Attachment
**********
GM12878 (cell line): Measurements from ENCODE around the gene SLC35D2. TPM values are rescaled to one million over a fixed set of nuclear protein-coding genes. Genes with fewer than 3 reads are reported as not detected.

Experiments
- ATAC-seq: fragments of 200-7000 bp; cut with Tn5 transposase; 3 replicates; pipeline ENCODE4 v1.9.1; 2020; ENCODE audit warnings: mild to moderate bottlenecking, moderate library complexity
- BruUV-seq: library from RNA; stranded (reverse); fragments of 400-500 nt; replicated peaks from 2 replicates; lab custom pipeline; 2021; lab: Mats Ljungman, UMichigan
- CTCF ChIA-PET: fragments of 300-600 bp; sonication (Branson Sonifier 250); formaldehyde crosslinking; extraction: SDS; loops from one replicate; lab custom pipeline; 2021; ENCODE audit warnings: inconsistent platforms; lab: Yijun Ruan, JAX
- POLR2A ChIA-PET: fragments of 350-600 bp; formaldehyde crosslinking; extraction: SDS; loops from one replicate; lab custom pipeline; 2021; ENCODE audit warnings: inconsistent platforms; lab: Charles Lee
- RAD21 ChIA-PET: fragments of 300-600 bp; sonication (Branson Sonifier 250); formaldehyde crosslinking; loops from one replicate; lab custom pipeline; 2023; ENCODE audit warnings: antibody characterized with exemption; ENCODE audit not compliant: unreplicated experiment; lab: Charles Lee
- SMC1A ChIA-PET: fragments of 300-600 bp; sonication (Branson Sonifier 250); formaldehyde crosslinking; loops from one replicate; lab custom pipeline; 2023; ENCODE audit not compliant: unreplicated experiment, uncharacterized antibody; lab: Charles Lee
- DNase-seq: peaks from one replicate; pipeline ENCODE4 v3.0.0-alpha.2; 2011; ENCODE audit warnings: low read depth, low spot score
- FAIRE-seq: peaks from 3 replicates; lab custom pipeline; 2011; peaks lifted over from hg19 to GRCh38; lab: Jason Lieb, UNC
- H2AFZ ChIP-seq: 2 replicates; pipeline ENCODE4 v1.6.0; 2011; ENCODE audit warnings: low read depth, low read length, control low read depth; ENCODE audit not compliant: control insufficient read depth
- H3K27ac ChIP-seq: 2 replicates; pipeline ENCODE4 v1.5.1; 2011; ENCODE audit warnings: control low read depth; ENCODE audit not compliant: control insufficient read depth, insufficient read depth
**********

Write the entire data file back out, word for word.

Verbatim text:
GM12878 (cell line): Measurements from ENCODE around the gene SLC35D2. TPM values are rescaled to one million over a fixed set of nuclear protein-coding genes. Genes with fewer than 3 reads are reported as not detected.

Experiments
- ATAC-seq: fragments of 200-7000 bp; cut with Tn5 transposase; 3 replicates; pipeline ENCODE4 v1.9.1; 2020; ENCODE audit warnings: mild to moderate bottlenecking, moderate library complexity
- BruUV-seq: library from RNA; stranded (reverse); fragments of 400-500 nt; replicated peaks from 2 replicates; lab custom pipeline; 2021; lab: Mats Ljungman, UMichigan
- CTCF ChIA-PET: fragments of 300-600 bp; sonication (Branson Sonifier 250); formaldehyde crosslinking; extraction: SDS; loops from one replicate; lab custom pipeline; 2021; ENCODE audit warnings: inconsistent platforms; lab: Yijun Ruan, JAX
- POLR2A ChIA-PET: fragments of 350-600 bp; formaldehyde crosslinking; extraction: SDS; loops from one replicate; lab custom pipeline; 2021; ENCODE audit warnings: inconsistent platforms; lab: Charles Lee
- RAD21 ChIA-PET: fragments of 300-600 bp; sonication (Branson Sonifier 250); formaldehyde crosslinking; loops from one replicate; lab custom pipeline; 2023; ENCODE audit warnings: antibody characterized with exemption; ENCODE audit not compliant: unreplicated experiment; lab: Charles Lee
- SMC1A ChIA-PET: fragments of 300-600 bp; sonication (Branson Sonifier 250); formaldehyde crosslinking; loops from one replicate; lab custom pipeline; 2023; ENCODE audit not compliant: unreplicated experiment, uncharacterized antibody; lab: Charles Lee
- DNase-seq: peaks from one replicate; pipeline ENCODE4 v3.0.0-alpha.2; 2011; ENCODE audit warnings: low read depth, low spot score
- FAIRE-seq: peaks from 3 replicates; lab custom pipeline; 2011; peaks lifted over from hg19 to GRCh38; lab: Jason Lieb, UNC
- H2AFZ ChIP-seq: 2 replicates; pipeline ENCODE4 v1.6.0; 2011; ENCODE audit warnings: low read depth, low read length, control low read depth; ENCODE audit not compliant: control insufficient read depth
- H3K27ac ChIP-seq: 2 replicates; pipeline ENCODE4 v1.5.1; 2011; ENCODE audit warnings: control low read depth; ENCODE audit not compliant: control insufficient read depth, insufficient read depth